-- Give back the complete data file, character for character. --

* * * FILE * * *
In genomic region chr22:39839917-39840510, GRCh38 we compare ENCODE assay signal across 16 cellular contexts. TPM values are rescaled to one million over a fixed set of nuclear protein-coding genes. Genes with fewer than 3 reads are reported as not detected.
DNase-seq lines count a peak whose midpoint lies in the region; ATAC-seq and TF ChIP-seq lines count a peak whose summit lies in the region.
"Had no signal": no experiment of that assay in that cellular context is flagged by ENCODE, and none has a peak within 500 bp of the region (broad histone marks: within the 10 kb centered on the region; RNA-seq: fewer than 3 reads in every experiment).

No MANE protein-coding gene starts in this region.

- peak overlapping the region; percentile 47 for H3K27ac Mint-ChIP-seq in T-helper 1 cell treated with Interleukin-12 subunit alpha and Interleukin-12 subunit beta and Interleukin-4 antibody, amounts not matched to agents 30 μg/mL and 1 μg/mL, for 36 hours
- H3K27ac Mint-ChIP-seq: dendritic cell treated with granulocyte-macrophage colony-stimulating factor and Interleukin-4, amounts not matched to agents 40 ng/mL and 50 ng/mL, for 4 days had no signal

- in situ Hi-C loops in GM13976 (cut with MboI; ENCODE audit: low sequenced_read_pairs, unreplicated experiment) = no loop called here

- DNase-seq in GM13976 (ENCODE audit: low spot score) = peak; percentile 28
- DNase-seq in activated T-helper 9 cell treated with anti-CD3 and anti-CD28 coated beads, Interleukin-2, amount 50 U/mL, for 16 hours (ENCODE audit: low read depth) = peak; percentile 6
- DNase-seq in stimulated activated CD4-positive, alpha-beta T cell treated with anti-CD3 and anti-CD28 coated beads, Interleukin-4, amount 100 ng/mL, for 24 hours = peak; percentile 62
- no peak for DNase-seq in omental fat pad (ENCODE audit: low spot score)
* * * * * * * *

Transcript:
In genomic region chr22:39839917-39840510, GRCh38 we compare ENCODE assay signal across 16 cellular contexts. TPM values are rescaled to one million over a fixed set of nuclear protein-coding genes. Genes with fewer than 3 reads are reported as not detected.
DNase-seq lines count a peak whose midpoint lies in the region; ATAC-seq and TF ChIP-seq lines count a peak whose summit lies in the region.
"Had no signal": no experiment of that assay in that cellular context is flagged by ENCODE, and none has a peak within 500 bp of the region (broad histone marks: within the 10 kb centered on the region; RNA-seq: fewer than 3 reads in every experiment).

No MANE protein-coding gene starts in this region.

- peak overlapping the region; percentile 47 for H3K27ac Mint-ChIP-seq in T-helper 1 cell treated with Interleukin-12 subunit alpha and Interleukin-12 subunit beta and Interleukin-4 antibody, amounts not matched to agents 30 μg/mL and 1 μg/mL, for 36 hours
- H3K27ac Mint-ChIP-seq: dendritic cell treated with granulocyte-macrophage colony-stimulating factor and Interleukin-4, amounts not matched to agents 40 ng/mL and 50 ng/mL, for 4 days had no signal

- in situ Hi-C loops in GM13976 (cut with MboI; ENCODE audit: low sequenced_read_pairs, unreplicated experiment) = no loop called here

- DNase-seq in GM13976 (ENCODE audit: low spot score) = peak; percentile 28
- DNase-seq in activated T-helper 9 cell treated with anti-CD3 and anti-CD28 coated beads, Interleukin-2, amount 50 U/mL, for 16 hours (ENCODE audit: low read depth) = peak; percentile 6
- DNase-seq in stimulated activated CD4-positive, alpha-beta T cell treated with anti-CD3 and anti-CD28 coated beads, Interleukin-4, amount 100 ng/mL, for 24 hours = peak; percentile 62
- no peak for DNase-seq in omental fat pad (ENCODE audit: low spot score)